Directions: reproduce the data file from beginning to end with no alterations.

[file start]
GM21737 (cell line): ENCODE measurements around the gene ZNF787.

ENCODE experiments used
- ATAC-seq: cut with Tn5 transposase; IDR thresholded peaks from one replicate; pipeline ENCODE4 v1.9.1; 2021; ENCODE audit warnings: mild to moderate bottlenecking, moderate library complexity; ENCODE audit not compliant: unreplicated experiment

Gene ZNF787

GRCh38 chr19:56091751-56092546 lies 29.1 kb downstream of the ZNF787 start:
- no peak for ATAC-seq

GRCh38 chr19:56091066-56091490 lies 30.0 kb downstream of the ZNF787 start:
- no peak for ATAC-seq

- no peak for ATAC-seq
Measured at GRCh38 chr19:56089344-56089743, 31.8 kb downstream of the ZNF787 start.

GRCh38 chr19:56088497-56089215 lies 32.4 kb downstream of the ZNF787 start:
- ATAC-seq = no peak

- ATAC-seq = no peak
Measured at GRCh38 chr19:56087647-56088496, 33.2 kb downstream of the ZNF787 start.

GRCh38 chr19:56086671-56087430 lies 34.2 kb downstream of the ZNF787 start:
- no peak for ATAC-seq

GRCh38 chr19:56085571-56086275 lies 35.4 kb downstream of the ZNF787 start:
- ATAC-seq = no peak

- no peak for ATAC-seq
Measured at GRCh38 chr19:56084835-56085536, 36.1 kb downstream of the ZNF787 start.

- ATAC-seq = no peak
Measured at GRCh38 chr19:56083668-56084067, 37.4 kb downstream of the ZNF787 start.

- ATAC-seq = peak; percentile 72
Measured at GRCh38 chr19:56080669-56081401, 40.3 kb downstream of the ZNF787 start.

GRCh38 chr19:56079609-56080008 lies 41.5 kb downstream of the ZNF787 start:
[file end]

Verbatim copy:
GM21737 (cell line): ENCODE measurements around the gene ZNF787.

ENCODE experiments used
- ATAC-seq: cut with Tn5 transposase; IDR thresholded peaks from one replicate; pipeline ENCODE4 v1.9.1; 2021; ENCODE audit warnings: mild to moderate bottlenecking, moderate library complexity; ENCODE audit not compliant: unreplicated experiment

Gene ZNF787

GRCh38 chr19:56091751-56092546 lies 29.1 kb downstream of the ZNF787 start:
- no peak for ATAC-seq

GRCh38 chr19:56091066-56091490 lies 30.0 kb downstream of the ZNF787 start:
- no peak for ATAC-seq

- no peak for ATAC-seq
Measured at GRCh38 chr19:56089344-56089743, 31.8 kb downstream of the ZNF787 start.

GRCh38 chr19:56088497-56089215 lies 32.4 kb downstream of the ZNF787 start:
- ATAC-seq = no peak

- ATAC-seq = no peak
Measured at GRCh38 chr19:56087647-56088496, 33.2 kb downstream of the ZNF787 start.

GRCh38 chr19:56086671-56087430 lies 34.2 kb downstream of the ZNF787 start:
- no peak for ATAC-seq

GRCh38 chr19:56085571-56086275 lies 35.4 kb downstream of the ZNF787 start:
- ATAC-seq = no peak

- no peak for ATAC-seq
Measured at GRCh38 chr19:56084835-56085536, 36.1 kb downstream of the ZNF787 start.

- ATAC-seq = no peak
Measured at GRCh38 chr19:56083668-56084067, 37.4 kb downstream of the ZNF787 start.

- ATAC-seq = peak; percentile 72
Measured at GRCh38 chr19:56080669-56081401, 40.3 kb downstream of the ZNF787 start.

GRCh38 chr19:56079609-56080008 lies 41.5 kb downstream of the ZNF787 start: